- I liked some passages very much,
particularly the balloon incident, the section where he first
tastes snow, and the voice-over about the closed doors in Havana
that may never re-open.
- I admired the composition of many
of the images, even if I occasionally found the sound and lighting
to be lacking in technical savvy.
- I liked Bardem's performance, as
- I enjoyed the interview with the
real Arenas, which is included on the DVD with two other short
The film has many good points and
many good sections. Unfortunately, it doesn't have any cohesion to
pull the incidents and thoughts together. It isn't really a biopic so
much as some snippets from a life. I really wish that Schnabel had
done a commentary for the DVD.
General consensus: a bit better than three
stars. Ebert 3.5/4, Berardinelli 3/4, Maltin 3/4. Apollo
summary. 80% positive overall, and an even more impressive
89% from the
want to learn more about Reinaldo Arenas, The Village
Voice wrote four excellent articles about Arenas and the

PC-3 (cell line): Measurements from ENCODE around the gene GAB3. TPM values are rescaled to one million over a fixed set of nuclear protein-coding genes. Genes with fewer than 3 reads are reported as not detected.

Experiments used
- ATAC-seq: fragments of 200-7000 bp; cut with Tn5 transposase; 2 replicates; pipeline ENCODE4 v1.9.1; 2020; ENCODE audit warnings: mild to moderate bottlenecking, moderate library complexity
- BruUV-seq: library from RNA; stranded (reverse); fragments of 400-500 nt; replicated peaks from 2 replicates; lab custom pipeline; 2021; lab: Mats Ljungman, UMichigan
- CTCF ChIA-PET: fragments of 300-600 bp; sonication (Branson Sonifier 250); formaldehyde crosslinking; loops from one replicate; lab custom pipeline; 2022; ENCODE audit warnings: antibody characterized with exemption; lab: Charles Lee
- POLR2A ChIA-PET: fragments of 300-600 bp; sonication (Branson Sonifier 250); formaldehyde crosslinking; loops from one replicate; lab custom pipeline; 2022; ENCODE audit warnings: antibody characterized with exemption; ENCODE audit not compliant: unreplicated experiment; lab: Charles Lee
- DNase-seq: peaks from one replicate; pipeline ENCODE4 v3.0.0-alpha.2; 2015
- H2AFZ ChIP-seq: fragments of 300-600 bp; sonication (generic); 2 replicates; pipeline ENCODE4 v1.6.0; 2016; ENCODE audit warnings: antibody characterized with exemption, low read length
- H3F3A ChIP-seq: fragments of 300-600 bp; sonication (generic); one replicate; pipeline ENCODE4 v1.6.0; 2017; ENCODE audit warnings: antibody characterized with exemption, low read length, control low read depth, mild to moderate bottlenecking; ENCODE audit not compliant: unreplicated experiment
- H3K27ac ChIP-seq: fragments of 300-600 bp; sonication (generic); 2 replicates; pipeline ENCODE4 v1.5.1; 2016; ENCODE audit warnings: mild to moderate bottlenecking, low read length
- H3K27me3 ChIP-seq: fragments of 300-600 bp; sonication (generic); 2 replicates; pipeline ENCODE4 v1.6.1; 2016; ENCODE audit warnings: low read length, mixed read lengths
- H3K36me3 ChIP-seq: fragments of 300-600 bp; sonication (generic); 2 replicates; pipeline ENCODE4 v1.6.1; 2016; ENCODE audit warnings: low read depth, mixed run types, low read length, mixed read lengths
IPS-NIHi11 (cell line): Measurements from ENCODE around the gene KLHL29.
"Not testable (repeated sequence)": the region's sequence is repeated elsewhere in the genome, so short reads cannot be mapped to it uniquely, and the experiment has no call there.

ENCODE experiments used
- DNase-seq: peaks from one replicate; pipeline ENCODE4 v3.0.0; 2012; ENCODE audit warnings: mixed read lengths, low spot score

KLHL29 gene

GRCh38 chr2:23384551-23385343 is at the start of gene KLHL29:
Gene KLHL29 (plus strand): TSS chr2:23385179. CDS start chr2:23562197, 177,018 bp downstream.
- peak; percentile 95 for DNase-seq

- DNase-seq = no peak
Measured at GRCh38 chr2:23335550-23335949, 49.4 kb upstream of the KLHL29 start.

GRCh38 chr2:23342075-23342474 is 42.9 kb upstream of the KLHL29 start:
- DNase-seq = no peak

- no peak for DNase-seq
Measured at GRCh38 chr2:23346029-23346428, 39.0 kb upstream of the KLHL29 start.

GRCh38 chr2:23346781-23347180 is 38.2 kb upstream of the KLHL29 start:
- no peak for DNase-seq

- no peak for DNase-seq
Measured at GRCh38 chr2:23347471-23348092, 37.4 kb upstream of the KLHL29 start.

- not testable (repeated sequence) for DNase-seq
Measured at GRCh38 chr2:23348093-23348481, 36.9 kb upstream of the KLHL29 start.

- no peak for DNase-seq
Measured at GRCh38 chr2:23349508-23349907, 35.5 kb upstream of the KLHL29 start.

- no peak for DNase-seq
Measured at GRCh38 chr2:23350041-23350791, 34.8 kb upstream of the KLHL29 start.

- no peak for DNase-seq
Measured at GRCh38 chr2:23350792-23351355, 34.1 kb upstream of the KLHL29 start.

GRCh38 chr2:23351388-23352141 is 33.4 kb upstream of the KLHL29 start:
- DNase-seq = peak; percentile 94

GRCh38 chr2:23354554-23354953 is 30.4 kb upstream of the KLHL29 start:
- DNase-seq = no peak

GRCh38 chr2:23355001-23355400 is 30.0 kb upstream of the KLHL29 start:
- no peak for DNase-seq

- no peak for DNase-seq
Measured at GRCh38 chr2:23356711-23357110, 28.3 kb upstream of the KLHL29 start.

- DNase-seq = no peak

- With their
votes ... IMDB summary: IMDb voters
score it an impressive 7.6, but Apollo users only
- With their
dollars ... it made the art house circuit, grossing $4
million on a maximum of 127 screens.
guideline: 7.5 usually indicates a level of
excellence, about like three and a half stars
from the critics. 6.0 usually indicates lukewarm
watchability, about like two and a half stars
from the critics. The fives are generally not
worthwhile unless they are really your kind of
material, about like two stars from the critics.
Films under five are generally awful even if you
like that kind of film, equivalent to about one
and a half stars from the critics or less,
depending on just how far below five the rating
guideline: A means the movie is so good it
will appeal to you even if you hate the genre. B means the movie is not
good enough to win you over if you hate the
genre, but is good enough to do so if you have an
open mind about this type of film. C means it will only
appeal to genre addicts, and has no crossover
appeal. D means you'll hate it even if you
like the genre. E means that you'll hate it even if
you love the genre. F means that the film is not only
unappealing across-the-board, but technically
inept as well.
Based on this
description, this film is a C+. Solid art house picture, but not
a mainstream film.